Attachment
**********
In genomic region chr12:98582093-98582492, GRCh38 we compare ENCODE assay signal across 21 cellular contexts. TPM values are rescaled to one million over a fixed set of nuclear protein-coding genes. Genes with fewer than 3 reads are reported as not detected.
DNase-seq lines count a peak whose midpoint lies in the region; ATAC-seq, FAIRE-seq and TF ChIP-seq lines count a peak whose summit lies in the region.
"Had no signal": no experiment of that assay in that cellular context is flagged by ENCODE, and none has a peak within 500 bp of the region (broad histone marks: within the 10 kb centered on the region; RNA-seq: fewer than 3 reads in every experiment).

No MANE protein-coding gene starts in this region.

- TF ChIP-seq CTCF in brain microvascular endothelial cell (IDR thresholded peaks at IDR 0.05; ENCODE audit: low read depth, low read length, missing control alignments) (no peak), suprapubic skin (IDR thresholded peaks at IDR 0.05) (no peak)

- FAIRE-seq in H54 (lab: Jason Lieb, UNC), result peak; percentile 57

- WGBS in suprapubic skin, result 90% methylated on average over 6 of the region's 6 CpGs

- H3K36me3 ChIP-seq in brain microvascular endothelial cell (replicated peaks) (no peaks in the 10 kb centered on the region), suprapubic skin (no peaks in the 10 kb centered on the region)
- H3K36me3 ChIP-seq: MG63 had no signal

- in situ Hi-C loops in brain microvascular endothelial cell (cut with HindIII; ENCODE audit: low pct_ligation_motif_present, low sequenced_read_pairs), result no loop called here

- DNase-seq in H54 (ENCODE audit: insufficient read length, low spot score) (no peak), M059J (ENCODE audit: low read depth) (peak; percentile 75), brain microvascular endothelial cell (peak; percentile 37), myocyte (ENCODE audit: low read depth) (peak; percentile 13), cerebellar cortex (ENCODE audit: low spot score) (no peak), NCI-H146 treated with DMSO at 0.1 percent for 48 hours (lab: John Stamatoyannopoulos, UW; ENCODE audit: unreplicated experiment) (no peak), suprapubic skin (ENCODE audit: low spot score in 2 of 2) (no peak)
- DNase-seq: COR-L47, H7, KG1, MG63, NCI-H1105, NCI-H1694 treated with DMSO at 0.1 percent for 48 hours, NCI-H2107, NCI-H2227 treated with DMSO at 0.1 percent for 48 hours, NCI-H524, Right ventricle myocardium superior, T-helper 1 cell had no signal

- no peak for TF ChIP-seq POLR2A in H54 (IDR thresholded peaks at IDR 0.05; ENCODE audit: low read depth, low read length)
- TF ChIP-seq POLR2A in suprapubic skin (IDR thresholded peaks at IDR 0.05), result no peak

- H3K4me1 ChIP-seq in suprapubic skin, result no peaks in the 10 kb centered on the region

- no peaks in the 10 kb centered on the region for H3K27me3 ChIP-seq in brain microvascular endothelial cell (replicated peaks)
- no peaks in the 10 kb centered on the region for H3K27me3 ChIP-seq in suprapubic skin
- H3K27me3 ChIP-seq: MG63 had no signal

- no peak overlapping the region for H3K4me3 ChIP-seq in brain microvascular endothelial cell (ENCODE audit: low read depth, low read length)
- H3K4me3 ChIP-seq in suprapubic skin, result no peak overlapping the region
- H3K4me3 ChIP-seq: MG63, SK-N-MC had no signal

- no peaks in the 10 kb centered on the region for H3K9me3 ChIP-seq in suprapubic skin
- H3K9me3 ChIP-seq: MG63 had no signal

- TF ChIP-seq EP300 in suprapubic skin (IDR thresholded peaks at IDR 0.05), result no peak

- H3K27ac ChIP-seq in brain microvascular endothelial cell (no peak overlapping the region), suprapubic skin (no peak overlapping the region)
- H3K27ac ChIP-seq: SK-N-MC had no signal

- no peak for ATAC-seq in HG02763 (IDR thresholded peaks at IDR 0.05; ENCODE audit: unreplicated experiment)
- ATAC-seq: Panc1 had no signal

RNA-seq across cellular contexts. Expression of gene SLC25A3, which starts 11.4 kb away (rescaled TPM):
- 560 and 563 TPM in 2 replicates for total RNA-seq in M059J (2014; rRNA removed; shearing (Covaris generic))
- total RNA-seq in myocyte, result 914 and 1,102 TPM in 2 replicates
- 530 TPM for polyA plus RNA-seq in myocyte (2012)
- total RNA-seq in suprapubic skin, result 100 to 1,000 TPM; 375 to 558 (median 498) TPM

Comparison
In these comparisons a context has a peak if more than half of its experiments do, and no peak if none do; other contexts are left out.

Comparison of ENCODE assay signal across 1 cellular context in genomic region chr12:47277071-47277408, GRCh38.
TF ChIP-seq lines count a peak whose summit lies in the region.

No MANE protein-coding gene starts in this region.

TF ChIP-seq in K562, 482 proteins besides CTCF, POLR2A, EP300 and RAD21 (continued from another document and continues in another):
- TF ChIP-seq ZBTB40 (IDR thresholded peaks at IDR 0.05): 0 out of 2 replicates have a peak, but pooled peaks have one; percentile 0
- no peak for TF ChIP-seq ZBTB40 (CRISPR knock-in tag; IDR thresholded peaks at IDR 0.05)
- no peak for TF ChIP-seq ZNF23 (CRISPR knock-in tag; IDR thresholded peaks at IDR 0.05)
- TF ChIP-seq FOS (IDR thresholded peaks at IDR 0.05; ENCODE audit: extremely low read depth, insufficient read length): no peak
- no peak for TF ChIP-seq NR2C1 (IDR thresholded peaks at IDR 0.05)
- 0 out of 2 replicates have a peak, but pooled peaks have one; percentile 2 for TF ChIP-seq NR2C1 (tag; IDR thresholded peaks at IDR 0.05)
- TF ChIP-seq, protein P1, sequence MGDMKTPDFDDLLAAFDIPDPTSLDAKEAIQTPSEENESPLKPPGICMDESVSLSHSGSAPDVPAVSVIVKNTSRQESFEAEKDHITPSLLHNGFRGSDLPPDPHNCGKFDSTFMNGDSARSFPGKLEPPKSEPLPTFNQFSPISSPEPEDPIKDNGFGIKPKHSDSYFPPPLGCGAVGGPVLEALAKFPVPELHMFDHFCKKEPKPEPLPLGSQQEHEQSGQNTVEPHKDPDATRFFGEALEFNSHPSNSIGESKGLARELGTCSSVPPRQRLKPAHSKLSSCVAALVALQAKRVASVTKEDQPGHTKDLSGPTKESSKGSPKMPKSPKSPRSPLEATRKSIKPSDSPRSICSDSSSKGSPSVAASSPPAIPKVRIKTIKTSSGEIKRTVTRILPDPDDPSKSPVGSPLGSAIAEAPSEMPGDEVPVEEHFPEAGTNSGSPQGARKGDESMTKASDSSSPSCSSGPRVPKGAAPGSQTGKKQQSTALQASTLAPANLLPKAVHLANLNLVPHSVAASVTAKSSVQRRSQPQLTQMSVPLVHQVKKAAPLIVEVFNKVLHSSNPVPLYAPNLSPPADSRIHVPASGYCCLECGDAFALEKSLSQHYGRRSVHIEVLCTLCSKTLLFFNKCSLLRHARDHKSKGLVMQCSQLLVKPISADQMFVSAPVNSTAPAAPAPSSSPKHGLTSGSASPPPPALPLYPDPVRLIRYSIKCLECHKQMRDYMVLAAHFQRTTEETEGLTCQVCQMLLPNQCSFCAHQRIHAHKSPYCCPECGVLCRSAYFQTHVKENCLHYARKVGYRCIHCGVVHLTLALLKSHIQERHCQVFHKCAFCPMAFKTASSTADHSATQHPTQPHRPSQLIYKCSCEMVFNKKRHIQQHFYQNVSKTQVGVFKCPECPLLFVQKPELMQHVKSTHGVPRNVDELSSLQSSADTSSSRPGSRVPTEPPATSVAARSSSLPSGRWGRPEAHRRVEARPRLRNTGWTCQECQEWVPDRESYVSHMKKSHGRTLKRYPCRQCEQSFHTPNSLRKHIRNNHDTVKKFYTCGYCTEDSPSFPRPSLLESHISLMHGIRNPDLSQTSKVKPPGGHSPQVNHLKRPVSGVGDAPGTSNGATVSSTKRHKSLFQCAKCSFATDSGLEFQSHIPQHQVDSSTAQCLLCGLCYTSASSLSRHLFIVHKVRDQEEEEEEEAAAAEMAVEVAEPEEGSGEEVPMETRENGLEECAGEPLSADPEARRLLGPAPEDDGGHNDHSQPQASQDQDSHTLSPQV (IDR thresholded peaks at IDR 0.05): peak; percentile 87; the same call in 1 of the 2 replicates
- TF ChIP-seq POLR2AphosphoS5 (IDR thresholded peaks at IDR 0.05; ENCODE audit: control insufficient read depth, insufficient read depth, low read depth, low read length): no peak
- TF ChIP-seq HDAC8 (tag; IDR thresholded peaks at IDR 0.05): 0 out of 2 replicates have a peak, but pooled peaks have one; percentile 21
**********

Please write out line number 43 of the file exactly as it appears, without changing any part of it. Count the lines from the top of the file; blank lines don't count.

- TF ChIP-seq FOS (IDR thresholded peaks at IDR 0.05; ENCODE audit: extremely low read depth, insufficient read length): no peak